John Fletcher, who was known by the stage name “Ecstasy” while performing with the early rap group Whodini, has died, according to the group’s Grand Master Dee and numerous friends. He was 56. The cause of death was not revealed.
“One love to Ecstasy of the legendary #Whodini,” wrote Roots drummer Questlove on social media. “This man was legendary and a pivotal member of one of the most legendary groups in hip hop. This is sad man.”
Whodini were among the commercial pioneers of rap music as contemporaries of Grandmaster Flash and the Furious Five and Kurtis Blow. Their hit singles included “Friends,” “Freaks Come Out at Night,” “Magic’s Wand” and “The Haunted House of Rock.” The group earned one platinum (1 million units sold) and two gold albums (500,000 units).
Tributes poured in for Fletcher on social media.
“[In] 1987 I entered the Def Jam tour,” wrote Public Enemy’s Chuck D. “I tended to be nervous, looking at 15,000 fans in front of me every night. There were two MCS that directly mentored my calm that summer. One was Doug E. Fresh and the other was Ecstacy of Whodini. Always there to reassure with advice and tips.”
Whodini was formed by Fletcher and Jalil Hutchins in Brooklyn, NY in 1982. The group signed with Jive Records and managed by Russell Simmons, who also handled Run-DMC and Kurtis Blow. Their first single was “Magic’s Wand,” a tribute to early hip-hop DJ Mr. Magic.
Fletcher, known for his Zorro hat. was a focal point of the group.
The big commercial breakthrough came with the 1984 album Escape, which included “Freaks Come Out at Night” and “Friends,” the latter one of the most-sampled songs in hip-hop.
Whodini went on the road with Run-DMC’s epic Raising Hell Tour, one of that year’s major music events that featured LL Cool J and the Beastie Boys as well.
As new styles emerged in hip-hop, Whodini became part of the old school, and was pushed down the food chain. Their final album arrived in 1996, but the group continued appearing at reunion shows.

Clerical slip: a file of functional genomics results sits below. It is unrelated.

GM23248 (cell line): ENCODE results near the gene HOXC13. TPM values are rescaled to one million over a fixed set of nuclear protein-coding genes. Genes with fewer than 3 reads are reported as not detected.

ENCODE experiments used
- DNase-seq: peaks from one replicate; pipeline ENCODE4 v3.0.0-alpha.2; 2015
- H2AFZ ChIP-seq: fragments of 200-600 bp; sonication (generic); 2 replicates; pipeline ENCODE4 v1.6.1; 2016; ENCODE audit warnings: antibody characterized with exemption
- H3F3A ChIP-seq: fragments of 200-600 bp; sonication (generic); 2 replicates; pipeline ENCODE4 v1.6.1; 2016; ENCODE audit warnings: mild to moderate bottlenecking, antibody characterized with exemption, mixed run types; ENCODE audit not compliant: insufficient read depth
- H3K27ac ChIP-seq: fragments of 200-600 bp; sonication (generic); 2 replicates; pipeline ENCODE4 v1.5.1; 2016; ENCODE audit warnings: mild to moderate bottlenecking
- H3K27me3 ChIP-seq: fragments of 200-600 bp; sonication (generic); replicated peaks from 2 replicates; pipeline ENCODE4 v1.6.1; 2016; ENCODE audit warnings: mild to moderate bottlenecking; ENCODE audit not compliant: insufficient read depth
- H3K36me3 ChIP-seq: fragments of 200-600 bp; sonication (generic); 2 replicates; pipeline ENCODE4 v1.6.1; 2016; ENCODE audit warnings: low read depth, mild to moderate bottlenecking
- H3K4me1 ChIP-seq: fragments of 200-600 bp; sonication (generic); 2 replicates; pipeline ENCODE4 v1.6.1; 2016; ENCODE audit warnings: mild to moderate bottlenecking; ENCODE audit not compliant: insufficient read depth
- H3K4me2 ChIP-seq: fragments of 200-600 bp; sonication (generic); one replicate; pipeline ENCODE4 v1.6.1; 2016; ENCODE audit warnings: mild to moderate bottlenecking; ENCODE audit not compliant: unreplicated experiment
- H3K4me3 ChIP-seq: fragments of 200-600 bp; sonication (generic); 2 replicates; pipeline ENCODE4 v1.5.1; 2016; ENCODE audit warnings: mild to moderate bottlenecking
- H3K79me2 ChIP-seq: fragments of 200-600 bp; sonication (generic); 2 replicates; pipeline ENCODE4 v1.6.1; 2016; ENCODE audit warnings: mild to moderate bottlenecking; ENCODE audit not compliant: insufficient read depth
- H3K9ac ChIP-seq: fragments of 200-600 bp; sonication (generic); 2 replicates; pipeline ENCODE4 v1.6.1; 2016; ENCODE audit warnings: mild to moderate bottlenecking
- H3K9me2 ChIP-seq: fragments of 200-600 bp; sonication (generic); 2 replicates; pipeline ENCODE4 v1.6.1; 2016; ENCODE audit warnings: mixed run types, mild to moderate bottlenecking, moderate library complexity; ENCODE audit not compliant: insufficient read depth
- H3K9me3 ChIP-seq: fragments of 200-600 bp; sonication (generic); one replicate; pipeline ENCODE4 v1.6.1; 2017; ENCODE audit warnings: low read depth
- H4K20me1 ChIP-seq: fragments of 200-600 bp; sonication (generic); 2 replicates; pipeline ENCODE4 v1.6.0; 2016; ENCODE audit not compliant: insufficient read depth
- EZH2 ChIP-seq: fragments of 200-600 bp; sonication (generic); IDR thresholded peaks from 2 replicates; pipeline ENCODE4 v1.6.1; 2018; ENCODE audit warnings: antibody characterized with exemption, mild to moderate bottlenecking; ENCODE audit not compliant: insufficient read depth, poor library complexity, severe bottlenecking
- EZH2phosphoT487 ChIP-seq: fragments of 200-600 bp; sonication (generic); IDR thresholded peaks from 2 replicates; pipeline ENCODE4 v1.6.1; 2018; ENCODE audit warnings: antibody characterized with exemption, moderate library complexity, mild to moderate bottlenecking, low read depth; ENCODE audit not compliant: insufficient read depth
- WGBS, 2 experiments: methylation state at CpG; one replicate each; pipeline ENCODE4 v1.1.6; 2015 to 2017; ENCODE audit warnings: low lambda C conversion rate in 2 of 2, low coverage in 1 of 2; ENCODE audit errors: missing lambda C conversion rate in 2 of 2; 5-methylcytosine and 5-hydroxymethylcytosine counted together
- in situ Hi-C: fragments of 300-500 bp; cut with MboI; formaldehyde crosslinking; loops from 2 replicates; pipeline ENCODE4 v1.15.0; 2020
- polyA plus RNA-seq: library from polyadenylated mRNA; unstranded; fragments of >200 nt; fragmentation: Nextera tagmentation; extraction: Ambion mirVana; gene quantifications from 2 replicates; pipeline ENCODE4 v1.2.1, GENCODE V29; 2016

Whodini was honored by VH1’s Hip Hop Honors in 2007 and at the Black Music Honors in 2018, where they received the Hip-Hop Icon Award.
His family and friends issued statements on his passing.
Jonnelle Fletcher, John Fletcher’s daughter, said, “The African and Native American ancestors have gathered around and chosen this day, during the Winter Solstice, Dec 23rd, 2020 to call upon a most endeared, generous, and sincere soul who graced The World’s heart through performance, hip-hop, family, children and grandchildren.
John “Ecstasy” Fletcher was a beloved man, the life partner to Deltonia and ex-husband to Carla, twin brother to Joseph, artist, friend, and lifetime performing partner to the Legendary Jalil of Whodini.
Whodini set a Hip Hop course of legendary status that we are all sure to pass on to our grandchildren.
Please send love and prayers to our family, and with open hearts we ask the ancestors to cover his soul in peace and tranquility. Play his music if it moves you, and know he’ll be hearing you on his way home this day, Dec 23rd.”
Cards and letters can be sent to
3799 Main Street
P.O. Box 87176
College Park, GA 30337
Performing partner Jalil said, “‘One Love’ to one of Hip Hop’s Greatest! There will never be another.”
Barry Weiss, the CEO of Jive Records, the recording home of Whodini, posted on Instagram about the rapper. “So many memories. Hard to comprehend. It all started with this record. Produced by Thomas Dolby. Made for Rap radio DJ Mr. Magic. He fell out. Sent over Jalil to rap the song who showed up with some guy named Ecstasy. Had no money and no contract for him but threw the rule book out the window when we heard his verse and his voice. We came up with the name Whodini, threw caution to the wind and watched as these two kids out of Brooklyn conquered the world and set the pace and tone for a generation of rappers that came after them.
“Ecstasy was truly one of the first rap stars. Not just a brilliant voice and wordsmith, but a ladies man and sex symbol when they were very scarce in the early days of rap. Whodini helped usher in a female audience to what had been a traditional male art form. So Rest In Peace Ex. We loved you and will miss you. You and your Zorro hat made a mark.”
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